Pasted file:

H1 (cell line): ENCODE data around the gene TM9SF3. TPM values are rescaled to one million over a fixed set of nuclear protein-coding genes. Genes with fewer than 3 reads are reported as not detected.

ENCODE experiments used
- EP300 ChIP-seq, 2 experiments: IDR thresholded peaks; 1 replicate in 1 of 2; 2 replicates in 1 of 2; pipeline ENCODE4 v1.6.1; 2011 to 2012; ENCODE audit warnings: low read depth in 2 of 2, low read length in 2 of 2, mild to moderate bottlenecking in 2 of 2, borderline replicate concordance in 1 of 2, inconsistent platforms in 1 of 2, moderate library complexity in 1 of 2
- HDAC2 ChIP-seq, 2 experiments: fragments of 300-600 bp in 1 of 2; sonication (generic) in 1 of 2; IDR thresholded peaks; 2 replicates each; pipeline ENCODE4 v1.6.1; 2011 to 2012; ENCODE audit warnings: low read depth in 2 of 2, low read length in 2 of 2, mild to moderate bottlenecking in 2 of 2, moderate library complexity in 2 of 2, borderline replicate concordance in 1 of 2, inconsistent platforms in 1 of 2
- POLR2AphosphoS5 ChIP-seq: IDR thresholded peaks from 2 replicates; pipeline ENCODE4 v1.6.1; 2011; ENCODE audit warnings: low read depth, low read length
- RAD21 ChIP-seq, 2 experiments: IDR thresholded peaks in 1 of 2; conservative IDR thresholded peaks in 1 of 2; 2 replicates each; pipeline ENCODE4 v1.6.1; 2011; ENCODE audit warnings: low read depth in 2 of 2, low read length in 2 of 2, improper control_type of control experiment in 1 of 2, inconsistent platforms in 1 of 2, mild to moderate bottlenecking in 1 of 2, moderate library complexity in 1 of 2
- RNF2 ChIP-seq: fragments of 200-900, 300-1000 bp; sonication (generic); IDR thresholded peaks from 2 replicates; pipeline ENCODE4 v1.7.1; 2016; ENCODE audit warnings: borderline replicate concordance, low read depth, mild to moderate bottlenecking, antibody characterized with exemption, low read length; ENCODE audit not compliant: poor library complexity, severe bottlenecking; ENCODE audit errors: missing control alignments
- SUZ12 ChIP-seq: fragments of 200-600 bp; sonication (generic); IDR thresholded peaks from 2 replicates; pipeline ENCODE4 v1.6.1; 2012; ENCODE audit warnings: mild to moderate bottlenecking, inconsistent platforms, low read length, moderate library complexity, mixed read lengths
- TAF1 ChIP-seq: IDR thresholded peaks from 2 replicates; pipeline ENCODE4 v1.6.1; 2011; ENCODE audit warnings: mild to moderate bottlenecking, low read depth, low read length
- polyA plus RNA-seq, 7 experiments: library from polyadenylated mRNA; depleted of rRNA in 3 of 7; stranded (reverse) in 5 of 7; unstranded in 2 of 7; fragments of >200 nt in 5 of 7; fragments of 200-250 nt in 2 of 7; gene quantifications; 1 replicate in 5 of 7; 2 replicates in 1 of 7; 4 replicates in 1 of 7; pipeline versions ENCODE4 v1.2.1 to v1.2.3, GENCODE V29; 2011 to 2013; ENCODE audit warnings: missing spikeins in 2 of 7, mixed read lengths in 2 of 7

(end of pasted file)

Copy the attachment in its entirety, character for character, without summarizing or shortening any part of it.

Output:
H1 (cell line): ENCODE data around the gene TM9SF3. TPM values are rescaled to one million over a fixed set of nuclear protein-coding genes. Genes with fewer than 3 reads are reported as not detected.

ENCODE experiments used
- EP300 ChIP-seq, 2 experiments: IDR thresholded peaks; 1 replicate in 1 of 2; 2 replicates in 1 of 2; pipeline ENCODE4 v1.6.1; 2011 to 2012; ENCODE audit warnings: low read depth in 2 of 2, low read length in 2 of 2, mild to moderate bottlenecking in 2 of 2, borderline replicate concordance in 1 of 2, inconsistent platforms in 1 of 2, moderate library complexity in 1 of 2
- HDAC2 ChIP-seq, 2 experiments: fragments of 300-600 bp in 1 of 2; sonication (generic) in 1 of 2; IDR thresholded peaks; 2 replicates each; pipeline ENCODE4 v1.6.1; 2011 to 2012; ENCODE audit warnings: low read depth in 2 of 2, low read length in 2 of 2, mild to moderate bottlenecking in 2 of 2, moderate library complexity in 2 of 2, borderline replicate concordance in 1 of 2, inconsistent platforms in 1 of 2
- POLR2AphosphoS5 ChIP-seq: IDR thresholded peaks from 2 replicates; pipeline ENCODE4 v1.6.1; 2011; ENCODE audit warnings: low read depth, low read length
- RAD21 ChIP-seq, 2 experiments: IDR thresholded peaks in 1 of 2; conservative IDR thresholded peaks in 1 of 2; 2 replicates each; pipeline ENCODE4 v1.6.1; 2011; ENCODE audit warnings: low read depth in 2 of 2, low read length in 2 of 2, improper control_type of control experiment in 1 of 2, inconsistent platforms in 1 of 2, mild to moderate bottlenecking in 1 of 2, moderate library complexity in 1 of 2
- RNF2 ChIP-seq: fragments of 200-900, 300-1000 bp; sonication (generic); IDR thresholded peaks from 2 replicates; pipeline ENCODE4 v1.7.1; 2016; ENCODE audit warnings: borderline replicate concordance, low read depth, mild to moderate bottlenecking, antibody characterized with exemption, low read length; ENCODE audit not compliant: poor library complexity, severe bottlenecking; ENCODE audit errors: missing control alignments
- SUZ12 ChIP-seq: fragments of 200-600 bp; sonication (generic); IDR thresholded peaks from 2 replicates; pipeline ENCODE4 v1.6.1; 2012; ENCODE audit warnings: mild to moderate bottlenecking, inconsistent platforms, low read length, moderate library complexity, mixed read lengths
- TAF1 ChIP-seq: IDR thresholded peaks from 2 replicates; pipeline ENCODE4 v1.6.1; 2011; ENCODE audit warnings: mild to moderate bottlenecking, low read depth, low read length
- polyA plus RNA-seq, 7 experiments: library from polyadenylated mRNA; depleted of rRNA in 3 of 7; stranded (reverse) in 5 of 7; unstranded in 2 of 7; fragments of >200 nt in 5 of 7; fragments of 200-250 nt in 2 of 7; gene quantifications; 1 replicate in 5 of 7; 2 replicates in 1 of 7; 4 replicates in 1 of 7; pipeline versions ENCODE4 v1.2.1 to v1.2.3, GENCODE V29; 2011 to 2013; ENCODE audit warnings: missing spikeins in 2 of 7, mixed read lengths in 2 of 7